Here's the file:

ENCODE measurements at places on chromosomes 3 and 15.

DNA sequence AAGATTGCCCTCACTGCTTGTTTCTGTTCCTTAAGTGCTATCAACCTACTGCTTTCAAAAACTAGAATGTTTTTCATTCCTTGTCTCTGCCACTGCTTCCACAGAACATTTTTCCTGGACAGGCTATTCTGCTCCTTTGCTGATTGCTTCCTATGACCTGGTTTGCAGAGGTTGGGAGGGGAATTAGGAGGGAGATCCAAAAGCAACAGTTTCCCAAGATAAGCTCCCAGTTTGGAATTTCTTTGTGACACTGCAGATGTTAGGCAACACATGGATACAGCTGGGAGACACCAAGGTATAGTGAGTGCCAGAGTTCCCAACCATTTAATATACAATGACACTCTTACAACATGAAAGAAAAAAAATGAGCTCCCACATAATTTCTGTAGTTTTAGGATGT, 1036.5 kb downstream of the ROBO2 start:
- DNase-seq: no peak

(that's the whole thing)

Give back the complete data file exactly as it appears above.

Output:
ENCODE measurements at places on chromosomes 3 and 15.

DNA sequence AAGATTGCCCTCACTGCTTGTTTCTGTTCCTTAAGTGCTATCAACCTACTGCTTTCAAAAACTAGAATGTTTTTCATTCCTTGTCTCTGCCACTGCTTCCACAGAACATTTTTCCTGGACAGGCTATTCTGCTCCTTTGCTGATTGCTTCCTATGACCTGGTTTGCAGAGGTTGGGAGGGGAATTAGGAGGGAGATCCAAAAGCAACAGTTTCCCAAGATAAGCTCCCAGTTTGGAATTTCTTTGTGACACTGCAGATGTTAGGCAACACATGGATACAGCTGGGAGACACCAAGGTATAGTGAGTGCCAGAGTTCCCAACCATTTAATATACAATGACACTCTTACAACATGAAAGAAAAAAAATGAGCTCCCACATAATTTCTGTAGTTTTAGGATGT, 1036.5 kb downstream of the ROBO2 start:
- DNase-seq: no peak